Hopefully all of you are going to participate in your local Climate Change activity this weekend and offer your insights. Bon appetit!

Saturday, April 07, 2007

Blazing Eyeballs

The swelling has gone down and the pain has subsided a bit. But the eyeballs are fiery red and rather gross looking if the truth be told. Not sure how this infection got started (although my mother would say I must have touched a railing or shopping cart with GERMS and then rubbed my eyes even though she had told me not to at least a thousand times), but it was vicious.

The antibiotic/steroid drops are helping although my vision is still blurred and reading is not yet pleasurable. My eyes are also very sensitive to the light so I can’t look at the computer screen too long. The good news is that the cataract implants are undisturbed and that is not the problem.

Of course, in a mean trick of fate, the first sunny days in lo these many months of dark dreary Northwest winter had to coincide with this infection, requiring me to wear my rapper sunglasses all day and into the evening. My friends sent caring messages and I do want everyone to know I am healing.

Now the rain is back, so on this wet Easter weekend I am happy to stay in and watch the Masters Golf Tournament. Maybe knit on the $45 socks. It is not hard to convince me to take it easy!

Wednesday, April 04, 2007

A Thousand Things

It’s a big fad this year. “One thousand places to see before you die.” That wears me out just thinking about it. Back in July 2005, I wrote in Musings about starting a list of things that I am probably NEVER going to do before I die. Back then, I listed several things associated with the Ozarks so I will skip over those. Long way to go to 1000, but I am working on it. I add things on a fairly regular basis. I will keep you updated. Here is the new list:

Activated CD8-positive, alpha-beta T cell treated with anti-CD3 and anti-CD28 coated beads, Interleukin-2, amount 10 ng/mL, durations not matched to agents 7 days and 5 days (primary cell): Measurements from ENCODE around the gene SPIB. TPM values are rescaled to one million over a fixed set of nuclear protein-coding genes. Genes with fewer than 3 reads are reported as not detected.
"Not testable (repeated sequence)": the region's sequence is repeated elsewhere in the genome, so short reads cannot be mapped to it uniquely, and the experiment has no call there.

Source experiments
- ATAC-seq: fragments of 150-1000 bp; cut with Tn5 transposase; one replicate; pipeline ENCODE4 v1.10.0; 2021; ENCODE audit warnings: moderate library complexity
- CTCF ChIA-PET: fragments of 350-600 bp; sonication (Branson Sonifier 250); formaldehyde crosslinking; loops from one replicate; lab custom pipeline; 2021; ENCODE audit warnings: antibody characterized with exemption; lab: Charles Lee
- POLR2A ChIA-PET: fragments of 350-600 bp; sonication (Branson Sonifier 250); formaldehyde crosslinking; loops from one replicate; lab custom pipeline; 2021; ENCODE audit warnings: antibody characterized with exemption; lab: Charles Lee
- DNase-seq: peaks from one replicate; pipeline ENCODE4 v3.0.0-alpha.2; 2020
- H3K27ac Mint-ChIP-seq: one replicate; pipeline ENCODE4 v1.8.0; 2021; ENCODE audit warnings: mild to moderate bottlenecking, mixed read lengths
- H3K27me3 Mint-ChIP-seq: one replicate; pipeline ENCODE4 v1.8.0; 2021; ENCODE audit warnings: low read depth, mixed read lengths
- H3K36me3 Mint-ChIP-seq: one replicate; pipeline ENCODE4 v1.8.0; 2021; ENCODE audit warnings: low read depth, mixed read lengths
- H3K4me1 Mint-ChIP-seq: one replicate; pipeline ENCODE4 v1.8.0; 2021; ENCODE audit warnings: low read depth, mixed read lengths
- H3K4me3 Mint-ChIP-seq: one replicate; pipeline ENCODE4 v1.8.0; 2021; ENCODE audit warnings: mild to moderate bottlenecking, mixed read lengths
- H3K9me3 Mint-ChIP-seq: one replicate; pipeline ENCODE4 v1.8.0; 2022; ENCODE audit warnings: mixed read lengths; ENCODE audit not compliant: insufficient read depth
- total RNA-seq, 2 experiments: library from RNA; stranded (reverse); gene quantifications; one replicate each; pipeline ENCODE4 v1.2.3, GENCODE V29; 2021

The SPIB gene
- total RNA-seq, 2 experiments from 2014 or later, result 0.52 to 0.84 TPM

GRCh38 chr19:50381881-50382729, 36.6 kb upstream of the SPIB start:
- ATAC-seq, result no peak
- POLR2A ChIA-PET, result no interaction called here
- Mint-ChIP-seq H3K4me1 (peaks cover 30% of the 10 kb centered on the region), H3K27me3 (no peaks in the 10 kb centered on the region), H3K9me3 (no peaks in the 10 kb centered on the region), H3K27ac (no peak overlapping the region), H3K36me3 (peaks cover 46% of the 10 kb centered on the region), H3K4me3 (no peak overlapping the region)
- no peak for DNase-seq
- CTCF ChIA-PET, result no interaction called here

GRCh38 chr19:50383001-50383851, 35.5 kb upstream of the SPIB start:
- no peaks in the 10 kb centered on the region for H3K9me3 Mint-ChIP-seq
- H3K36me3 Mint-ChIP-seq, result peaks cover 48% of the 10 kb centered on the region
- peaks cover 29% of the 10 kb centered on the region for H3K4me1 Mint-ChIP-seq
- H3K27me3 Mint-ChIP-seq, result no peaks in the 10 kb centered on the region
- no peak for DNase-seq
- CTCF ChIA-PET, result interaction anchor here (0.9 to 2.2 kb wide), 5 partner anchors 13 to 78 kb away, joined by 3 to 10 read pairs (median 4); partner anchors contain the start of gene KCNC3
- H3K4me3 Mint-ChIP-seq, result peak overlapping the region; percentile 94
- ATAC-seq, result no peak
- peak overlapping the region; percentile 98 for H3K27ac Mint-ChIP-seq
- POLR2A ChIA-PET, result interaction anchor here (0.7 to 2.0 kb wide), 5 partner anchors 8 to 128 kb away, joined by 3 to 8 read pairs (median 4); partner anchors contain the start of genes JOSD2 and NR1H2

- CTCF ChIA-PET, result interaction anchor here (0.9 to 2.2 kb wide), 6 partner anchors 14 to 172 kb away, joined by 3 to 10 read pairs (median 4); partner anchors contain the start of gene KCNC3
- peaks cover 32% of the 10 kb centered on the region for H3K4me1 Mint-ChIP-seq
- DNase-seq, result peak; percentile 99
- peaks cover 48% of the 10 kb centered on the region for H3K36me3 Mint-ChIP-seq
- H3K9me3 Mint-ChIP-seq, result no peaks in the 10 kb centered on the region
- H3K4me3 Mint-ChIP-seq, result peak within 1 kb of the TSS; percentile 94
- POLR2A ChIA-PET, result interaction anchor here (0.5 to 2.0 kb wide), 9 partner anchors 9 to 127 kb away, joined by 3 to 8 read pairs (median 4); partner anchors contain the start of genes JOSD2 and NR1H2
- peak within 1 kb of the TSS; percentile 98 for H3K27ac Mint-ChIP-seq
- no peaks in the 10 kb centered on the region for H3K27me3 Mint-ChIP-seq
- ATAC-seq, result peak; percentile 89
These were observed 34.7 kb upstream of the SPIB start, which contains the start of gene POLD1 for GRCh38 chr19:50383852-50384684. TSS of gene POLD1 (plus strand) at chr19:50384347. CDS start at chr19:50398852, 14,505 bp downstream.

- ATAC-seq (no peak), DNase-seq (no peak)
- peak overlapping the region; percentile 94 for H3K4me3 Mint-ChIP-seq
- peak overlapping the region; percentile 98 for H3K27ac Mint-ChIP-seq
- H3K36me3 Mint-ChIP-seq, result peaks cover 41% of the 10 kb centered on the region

Learn to swim
Finish reading Dr. Zhivago
Run for office
Drive a cab
Win the lottery
Finish sorting The Stuff
Grow roses (although I will stop to smell them!)
Run a marathon
Learn another language
Waste my time looking at youtube
Like licorice

Monday, April 02, 2007

The Great Sliding Stack

This morning I am working on summer plans and getting dates on the calendar. This involves invading the sliding stack overflowing from my In Box. Things have been accumulating in there since August 2006 which is about eight months worth of unsorted paperwork, flyers, brochures, ads, coupons, letters, e-mails, reports, photos, newspaper articles, reminder postcards, and other unidentifiable items. Just about everything that arrives by USPS except for bills. Those reside in a desk drawer that seems to be a safer and more reliable place.

Nevertheless, the need to find things causes a certain level of stress as lately my brain has had a fog around the edges and many things seem to go missing. Today I need information about a gift I’m giving Phil for his 39th birthday on April 10th. Time constraint there!

Yesterday Andy and Laura and I started planning a camping trip for July. We’re going to the Sisters Quilt Show and we’ll camp overnight at a place they know. I’m entering The Quilt and I need to find the brochure and registration materials. The deadline could be looming and I don’t want to miss it.

Despite the fact that Spring in its usual form has not arrived in Portland, Women’s Golf starts next week. I participated in it last year and enjoyed getting out and trudging around the links with the other old ladies. I have a whole little packet of Golf Stuff including notes I’ve taken with words of wisdom from instructors. Plus little rule books. Also extra balls and wooden tees and the One Glove. Also have to find the shoes. And…it goes without saying…the clubs. The latter few will not be on the desk. But I have to put my hands on that notebook.

Search and Rescue begins. As I sort through I find many things that can go straight to recycling as they are over or unimportant. Other things I had forgotten about remind me of things I need to do. The most obvious, of course, is buy some file folders and organize this mess. In the past, it has been my custom to shove it all in a box and label it To Be Filed. I have about fifty of those boxes in my storage unit. The older ones are now Time Capsules!

It’s another cold (34 degrees) gloomy wet morning in the Northwest so perhaps I will get going on this project. Or not. I could fall asleep over my book. Or knit a few more rows on the $45 socks. Or work a Sudoku puzzle. So many choices…so little time.